On occasion, PG is accused of being some sort of shill for Amazon.
He’s one of the millions of fans (including shareholders bidding up Amazon stock into the stratosphere) who thinks Amazon is a cool company doing cool things in cool ways.
This goes way beyond Amazon’s participation in the book business.
Beginning in the eighties, Wal-Mart (now Walmart) was recognized as an extremely well-run retailer. Among many other innovations (including extraordinarily sophisticated computer systems way ahead of their time) Walmart was notable for putting big box stores in small communities, places other big box retailers thought were not populous enough to support a large store. Virtually all of its early growth was outside of major metropolitan areas.
In addition to substantially improving the lives of the people in those small communities (better prices, better selection, retail jobs that weren’t dead-ends), Walmart made a lot of money for people who bought its stock. Business magazines and newspapers loved writing stories about Walmart and how Sam Walton had built a worldwide empire from a single store in a small town in Northeast Arkansas.
Of course, those who saw Walmart as a business that was challenging legacy retail practices suffered from Walmart Derangement Syndrome. Suppliers complained that Walmart buyers pushed harder than anyone else for low prices and fast delivery which squeezed supplier profit margins. Competitors built fantasies that the world would be better if Walmart stopped offering every day low prices.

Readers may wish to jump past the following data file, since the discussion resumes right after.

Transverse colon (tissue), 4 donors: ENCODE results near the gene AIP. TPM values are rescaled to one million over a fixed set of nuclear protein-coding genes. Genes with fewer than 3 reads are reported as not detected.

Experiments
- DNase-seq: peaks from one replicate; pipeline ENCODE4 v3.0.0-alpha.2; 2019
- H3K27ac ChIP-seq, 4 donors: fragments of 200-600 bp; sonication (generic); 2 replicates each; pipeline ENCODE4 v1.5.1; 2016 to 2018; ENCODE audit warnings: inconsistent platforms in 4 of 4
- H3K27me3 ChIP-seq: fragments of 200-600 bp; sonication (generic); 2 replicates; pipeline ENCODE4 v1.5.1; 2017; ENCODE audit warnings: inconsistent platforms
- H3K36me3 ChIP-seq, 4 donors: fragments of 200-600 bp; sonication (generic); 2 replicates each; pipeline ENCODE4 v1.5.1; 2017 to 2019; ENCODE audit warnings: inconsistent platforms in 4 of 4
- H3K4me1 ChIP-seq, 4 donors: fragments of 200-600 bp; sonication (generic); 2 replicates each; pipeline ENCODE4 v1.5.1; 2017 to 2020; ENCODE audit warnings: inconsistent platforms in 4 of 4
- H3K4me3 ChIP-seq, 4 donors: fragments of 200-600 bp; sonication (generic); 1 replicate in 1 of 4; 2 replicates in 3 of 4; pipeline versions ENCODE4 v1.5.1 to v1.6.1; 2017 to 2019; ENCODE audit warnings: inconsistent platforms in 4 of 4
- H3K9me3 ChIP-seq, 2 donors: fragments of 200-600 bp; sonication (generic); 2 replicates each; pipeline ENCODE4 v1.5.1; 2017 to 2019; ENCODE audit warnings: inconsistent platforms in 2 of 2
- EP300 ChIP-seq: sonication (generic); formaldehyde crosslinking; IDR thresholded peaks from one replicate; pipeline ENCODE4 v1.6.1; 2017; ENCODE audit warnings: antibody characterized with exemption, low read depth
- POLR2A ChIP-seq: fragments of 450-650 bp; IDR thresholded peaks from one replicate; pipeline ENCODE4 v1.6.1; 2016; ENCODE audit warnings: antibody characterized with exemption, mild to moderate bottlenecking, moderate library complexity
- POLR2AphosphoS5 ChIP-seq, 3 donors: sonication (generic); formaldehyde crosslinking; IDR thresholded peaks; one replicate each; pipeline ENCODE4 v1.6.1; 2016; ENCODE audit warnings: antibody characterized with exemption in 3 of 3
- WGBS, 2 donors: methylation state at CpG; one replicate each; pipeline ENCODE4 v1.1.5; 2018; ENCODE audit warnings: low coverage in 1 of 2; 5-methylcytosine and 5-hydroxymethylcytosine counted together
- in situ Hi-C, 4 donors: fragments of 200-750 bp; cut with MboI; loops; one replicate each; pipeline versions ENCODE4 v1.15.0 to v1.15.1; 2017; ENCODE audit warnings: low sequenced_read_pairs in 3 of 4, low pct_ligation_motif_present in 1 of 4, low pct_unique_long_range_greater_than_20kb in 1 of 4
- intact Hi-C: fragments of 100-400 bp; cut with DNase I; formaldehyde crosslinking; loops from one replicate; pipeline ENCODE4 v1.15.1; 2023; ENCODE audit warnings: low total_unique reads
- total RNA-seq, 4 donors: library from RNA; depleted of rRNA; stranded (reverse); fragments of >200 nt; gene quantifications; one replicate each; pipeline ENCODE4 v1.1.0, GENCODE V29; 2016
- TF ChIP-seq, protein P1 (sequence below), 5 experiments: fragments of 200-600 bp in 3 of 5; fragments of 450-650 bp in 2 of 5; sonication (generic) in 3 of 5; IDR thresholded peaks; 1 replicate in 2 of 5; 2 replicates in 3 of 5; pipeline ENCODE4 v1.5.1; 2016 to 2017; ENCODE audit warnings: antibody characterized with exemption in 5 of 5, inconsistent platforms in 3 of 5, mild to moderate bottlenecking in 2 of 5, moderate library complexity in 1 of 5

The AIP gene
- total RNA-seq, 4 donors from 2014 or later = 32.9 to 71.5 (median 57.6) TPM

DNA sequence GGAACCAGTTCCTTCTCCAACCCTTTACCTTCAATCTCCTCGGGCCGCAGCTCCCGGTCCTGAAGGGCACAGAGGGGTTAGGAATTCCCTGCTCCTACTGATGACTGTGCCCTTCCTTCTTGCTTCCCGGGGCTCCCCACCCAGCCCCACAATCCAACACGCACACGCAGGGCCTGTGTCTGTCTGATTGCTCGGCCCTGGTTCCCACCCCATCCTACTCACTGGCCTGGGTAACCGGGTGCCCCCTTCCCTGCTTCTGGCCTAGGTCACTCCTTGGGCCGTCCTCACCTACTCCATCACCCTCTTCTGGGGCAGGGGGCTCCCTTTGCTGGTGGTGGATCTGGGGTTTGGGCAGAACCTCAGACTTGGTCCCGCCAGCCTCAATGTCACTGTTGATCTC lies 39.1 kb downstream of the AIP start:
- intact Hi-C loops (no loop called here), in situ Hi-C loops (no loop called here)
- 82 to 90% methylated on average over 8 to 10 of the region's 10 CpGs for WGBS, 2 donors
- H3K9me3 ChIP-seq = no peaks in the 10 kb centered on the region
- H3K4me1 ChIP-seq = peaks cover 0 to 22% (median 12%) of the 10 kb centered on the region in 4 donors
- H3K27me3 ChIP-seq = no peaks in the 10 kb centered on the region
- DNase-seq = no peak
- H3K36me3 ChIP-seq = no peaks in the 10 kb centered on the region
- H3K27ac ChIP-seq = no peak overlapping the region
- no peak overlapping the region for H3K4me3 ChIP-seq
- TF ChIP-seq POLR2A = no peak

Customers voted with their money and made Walmart the largest retailer on the planet. Low prices helped poor people stretch their money to buy food and clothing for their families. To this day, if you want to see where local poor people shop, go to Walmart. For PG, at least some of the anti-Walmart sentiment included an element of disdain for Walmart customers.
Reportedly Jeff Bezos studied Walmart closely before he started Amazon. Every day low prices could be Amazon’s credo as well.
The response of some suppliers to Amazon – traditional publishers most notably – has reminded PG of the response of some suppliers to
Amazon Walmart. Amazon is an agent of change at least as much as Walmart was an agent of change. From the viewpoint of some suppliers, change is fine as long as they can continue to run their businesses in the way they always have.
The simple reason that PG posts so many items about Amazon is that Amazon is doing far more interesting things than any other organization in the world of books. And, with Amazon’s help, indie authors are doing far more interesting things than non-indie authors are.
How many interesting things does Hachette do in a week? Could you build a blog around the latest developments from Randy Penguin?
While PG appreciates all authors, all too often, he sees talented authors who are traditionally published limited by their publishers.
Indie authors often act like Amazon has set them free.
PG likes posts about freedom and innovation.